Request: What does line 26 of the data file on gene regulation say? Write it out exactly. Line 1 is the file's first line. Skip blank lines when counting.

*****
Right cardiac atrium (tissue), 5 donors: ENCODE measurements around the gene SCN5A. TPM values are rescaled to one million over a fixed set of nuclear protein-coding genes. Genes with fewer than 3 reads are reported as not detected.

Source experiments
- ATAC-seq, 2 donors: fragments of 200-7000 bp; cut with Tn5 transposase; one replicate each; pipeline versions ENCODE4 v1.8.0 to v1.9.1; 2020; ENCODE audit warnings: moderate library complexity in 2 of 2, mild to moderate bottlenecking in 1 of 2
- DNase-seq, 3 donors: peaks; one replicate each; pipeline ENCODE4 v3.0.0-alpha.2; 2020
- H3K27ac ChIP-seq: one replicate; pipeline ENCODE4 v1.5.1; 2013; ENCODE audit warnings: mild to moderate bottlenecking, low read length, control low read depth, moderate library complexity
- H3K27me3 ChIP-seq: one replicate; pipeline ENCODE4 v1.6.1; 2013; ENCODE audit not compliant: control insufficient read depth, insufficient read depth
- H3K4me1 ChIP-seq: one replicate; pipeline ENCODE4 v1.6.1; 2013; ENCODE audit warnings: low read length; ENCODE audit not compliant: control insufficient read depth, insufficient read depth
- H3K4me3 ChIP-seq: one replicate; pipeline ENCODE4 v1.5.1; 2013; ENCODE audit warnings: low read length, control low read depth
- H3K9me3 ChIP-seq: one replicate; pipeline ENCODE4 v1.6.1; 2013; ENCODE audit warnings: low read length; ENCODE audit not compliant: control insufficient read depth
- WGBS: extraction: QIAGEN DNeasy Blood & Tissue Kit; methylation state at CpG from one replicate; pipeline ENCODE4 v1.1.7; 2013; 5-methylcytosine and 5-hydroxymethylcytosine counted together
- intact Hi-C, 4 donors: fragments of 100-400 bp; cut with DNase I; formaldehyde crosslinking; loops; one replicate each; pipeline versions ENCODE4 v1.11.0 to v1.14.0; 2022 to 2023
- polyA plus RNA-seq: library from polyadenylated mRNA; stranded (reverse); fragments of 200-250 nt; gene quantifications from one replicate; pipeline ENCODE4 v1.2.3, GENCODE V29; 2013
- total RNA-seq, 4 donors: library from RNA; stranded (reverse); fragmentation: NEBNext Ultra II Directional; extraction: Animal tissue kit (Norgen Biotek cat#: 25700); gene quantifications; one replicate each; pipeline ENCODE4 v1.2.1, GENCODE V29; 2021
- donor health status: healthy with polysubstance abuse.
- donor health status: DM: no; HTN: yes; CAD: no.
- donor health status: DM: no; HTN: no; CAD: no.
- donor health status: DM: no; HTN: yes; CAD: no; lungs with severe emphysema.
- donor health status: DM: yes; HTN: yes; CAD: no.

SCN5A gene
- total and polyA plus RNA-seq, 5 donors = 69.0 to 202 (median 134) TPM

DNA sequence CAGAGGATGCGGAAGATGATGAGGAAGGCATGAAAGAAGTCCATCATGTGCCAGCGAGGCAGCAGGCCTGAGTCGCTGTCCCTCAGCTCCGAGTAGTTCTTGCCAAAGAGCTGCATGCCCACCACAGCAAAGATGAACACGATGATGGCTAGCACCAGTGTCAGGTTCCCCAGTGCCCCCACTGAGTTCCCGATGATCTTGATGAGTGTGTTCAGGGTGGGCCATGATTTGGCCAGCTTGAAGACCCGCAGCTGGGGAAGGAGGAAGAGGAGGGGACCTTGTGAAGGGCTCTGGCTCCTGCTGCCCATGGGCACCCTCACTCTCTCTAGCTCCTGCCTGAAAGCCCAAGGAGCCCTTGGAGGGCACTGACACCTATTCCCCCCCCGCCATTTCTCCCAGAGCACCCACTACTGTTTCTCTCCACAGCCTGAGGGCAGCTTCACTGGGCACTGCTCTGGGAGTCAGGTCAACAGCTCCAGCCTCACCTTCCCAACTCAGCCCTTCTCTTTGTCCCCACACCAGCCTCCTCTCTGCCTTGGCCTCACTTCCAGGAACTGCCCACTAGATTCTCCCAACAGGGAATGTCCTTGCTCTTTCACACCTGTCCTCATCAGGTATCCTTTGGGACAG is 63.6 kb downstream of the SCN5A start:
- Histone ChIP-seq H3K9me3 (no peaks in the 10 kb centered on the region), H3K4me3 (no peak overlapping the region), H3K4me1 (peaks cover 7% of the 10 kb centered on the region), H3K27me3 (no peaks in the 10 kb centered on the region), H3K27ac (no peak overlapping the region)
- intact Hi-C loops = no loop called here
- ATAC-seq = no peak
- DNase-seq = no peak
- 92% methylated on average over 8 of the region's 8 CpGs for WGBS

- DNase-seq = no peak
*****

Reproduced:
- 92% methylated on average over 8 of the region's 8 CpGs for WGBS